William Percy Weston is one of Canada’s most exceptional artists. He was one of the first to capture the ephemeral, majestic beauty of British Columbia. His work is of the vintage and quality as his contemporaries, the Group of Seven and Emily Carr, although he never rose to the same level of fame or commercial success.
His list of accomplishments is impressive.
Weston’s paintings are held in major collections, such as the National Gallery of Canada in Ottawa, the Vancouver Art Gallery, Hart House, the University of Toronto, and the University of British Columbia. His work has been exhibited in London and at the World’s Fair in New York. He was one of the first BC artists to have a solo exhibition at the Vancouver Art Gallery, after Emily Carr and Thomas Fripp.
Weston was the first painter in the west to be elected an Associate of the Royal Canadian Academy. He became an original member of the Canadian Group of Painters, formerly the Group of Seven. He was made a life-member of the British Columbia Society of Fine Artists, after he completed a seven-year term as president. He taught other successful Canadian artists, such as Gordon Smith.
And yet, today W.P. Weston is not as well known as his contemporaries Emily Carr or Lawren Harris.
Weston was art master at the Provincial Normal School, formerly the King Edward School at 12th and Oak, in Vancouver, from 1914 until his retirement, in 1946. He also taught summer school in Victoria for many years. W.P. Weston sold, and in some instances, gave away art during his life. He earned his main source of income from his teaching career, so he did not have to depend on the commercial success of his art to survive, as other artists did.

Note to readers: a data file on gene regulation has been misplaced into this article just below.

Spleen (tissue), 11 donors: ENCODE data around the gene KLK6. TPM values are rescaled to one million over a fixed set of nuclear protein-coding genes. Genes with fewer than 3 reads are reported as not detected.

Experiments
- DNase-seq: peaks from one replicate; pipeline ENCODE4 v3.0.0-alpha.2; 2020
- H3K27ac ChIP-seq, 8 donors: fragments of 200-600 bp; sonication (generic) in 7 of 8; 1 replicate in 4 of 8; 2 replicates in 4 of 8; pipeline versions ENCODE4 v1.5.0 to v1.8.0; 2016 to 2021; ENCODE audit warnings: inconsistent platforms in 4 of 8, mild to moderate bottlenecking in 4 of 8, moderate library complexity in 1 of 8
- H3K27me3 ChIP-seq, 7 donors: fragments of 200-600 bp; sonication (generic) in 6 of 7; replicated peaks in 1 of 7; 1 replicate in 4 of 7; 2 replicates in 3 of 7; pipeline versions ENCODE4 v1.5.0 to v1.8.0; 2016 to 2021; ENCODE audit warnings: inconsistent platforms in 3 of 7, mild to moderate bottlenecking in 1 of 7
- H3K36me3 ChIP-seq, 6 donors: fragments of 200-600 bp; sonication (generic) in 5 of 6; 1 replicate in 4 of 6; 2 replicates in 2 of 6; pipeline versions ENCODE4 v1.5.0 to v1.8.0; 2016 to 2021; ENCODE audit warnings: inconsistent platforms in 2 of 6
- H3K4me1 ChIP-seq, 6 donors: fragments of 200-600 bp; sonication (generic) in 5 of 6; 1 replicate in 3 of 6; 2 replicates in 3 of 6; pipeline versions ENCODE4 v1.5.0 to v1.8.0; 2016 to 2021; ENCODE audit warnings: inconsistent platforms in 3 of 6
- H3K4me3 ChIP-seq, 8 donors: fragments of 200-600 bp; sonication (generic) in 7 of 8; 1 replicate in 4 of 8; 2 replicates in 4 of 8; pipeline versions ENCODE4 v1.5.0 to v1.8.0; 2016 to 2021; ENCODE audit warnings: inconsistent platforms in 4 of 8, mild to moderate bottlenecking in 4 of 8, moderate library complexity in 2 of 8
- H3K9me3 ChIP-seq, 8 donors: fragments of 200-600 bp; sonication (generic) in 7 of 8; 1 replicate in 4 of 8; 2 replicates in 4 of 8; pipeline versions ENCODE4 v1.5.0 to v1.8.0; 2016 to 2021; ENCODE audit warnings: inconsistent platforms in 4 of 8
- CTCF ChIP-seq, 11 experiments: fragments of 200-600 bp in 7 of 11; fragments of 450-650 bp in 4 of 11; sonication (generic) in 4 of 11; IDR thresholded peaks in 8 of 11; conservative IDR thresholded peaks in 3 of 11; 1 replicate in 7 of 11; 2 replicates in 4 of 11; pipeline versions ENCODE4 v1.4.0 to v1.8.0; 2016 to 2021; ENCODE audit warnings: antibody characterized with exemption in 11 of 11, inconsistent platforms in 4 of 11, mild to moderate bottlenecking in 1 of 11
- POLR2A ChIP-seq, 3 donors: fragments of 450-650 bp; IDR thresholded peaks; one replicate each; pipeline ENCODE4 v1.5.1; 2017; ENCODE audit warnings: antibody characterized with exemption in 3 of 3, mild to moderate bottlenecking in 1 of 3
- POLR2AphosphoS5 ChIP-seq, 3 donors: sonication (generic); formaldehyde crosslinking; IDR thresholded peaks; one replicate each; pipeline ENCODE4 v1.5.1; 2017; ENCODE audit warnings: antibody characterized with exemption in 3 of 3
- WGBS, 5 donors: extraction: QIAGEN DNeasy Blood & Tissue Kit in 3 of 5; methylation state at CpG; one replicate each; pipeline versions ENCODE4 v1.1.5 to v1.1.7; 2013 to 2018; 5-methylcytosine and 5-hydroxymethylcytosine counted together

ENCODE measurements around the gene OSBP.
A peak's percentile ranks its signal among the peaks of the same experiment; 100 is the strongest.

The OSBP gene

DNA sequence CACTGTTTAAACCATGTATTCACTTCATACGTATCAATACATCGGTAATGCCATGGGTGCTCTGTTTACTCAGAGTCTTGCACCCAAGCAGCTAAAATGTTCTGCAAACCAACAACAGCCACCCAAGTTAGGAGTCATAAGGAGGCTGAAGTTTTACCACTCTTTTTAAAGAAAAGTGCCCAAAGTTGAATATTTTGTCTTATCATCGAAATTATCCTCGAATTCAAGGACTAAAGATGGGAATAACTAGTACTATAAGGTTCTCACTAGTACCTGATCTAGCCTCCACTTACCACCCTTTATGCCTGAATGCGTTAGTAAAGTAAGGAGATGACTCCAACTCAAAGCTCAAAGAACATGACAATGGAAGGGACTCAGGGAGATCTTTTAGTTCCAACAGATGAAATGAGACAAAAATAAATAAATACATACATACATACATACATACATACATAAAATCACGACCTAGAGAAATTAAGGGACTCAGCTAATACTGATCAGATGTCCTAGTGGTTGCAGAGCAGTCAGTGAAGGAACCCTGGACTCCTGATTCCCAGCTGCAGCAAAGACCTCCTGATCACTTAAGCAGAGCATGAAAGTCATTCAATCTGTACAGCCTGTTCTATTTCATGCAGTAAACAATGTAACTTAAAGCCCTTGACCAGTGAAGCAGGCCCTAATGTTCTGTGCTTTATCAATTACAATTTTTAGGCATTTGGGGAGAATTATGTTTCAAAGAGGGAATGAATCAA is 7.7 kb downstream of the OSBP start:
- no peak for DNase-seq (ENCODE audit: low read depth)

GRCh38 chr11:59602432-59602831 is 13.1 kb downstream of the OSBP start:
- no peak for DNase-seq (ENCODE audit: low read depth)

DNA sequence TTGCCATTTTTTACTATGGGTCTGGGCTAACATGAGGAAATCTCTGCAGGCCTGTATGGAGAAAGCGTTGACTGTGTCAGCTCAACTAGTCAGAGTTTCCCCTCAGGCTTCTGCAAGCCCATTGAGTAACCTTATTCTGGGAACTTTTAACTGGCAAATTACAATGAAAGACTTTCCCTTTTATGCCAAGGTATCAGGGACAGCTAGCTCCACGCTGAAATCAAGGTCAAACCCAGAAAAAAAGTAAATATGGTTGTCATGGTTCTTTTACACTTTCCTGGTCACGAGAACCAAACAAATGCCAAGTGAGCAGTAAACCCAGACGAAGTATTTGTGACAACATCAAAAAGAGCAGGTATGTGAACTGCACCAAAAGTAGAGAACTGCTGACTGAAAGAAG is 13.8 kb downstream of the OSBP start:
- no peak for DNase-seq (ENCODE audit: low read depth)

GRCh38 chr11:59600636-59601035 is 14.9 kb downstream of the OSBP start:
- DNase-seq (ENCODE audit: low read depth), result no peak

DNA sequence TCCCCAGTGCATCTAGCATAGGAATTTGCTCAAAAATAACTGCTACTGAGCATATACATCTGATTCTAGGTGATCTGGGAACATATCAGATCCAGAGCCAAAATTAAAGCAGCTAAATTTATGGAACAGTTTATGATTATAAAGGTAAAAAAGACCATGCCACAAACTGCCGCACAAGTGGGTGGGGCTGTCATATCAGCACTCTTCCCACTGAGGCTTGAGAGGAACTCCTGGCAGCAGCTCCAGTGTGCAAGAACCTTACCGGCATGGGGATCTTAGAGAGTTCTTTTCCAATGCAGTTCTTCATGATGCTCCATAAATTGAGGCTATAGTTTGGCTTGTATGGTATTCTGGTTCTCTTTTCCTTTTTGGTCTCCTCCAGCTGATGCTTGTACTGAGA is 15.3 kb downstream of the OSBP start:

In the 1930s and 40s his imaginative interpretations of British Columbia were both celebrated and controversial. Weston was considered avant-garde at that time, but by the 1960s, tastes changed and new styles of visual art emerged. The abstractionists became the next major movement, but Weston resisted the turbulent changes of the art world. He believed art should be somewhat representational and continued to paint landscapes in his own, distinct style.
The most remarkable aspect of W.P. Weston is the passionate drive to know every inch of the mountainous, coastal landscape at the core of his paintings. The real measure of Weston’s success is how powerfully he interpreted British Columbia through his art, with sound technique, imagination and idealism.
See "Silence and Solitude: The Art of W.P. Weston", Legacy basement storage.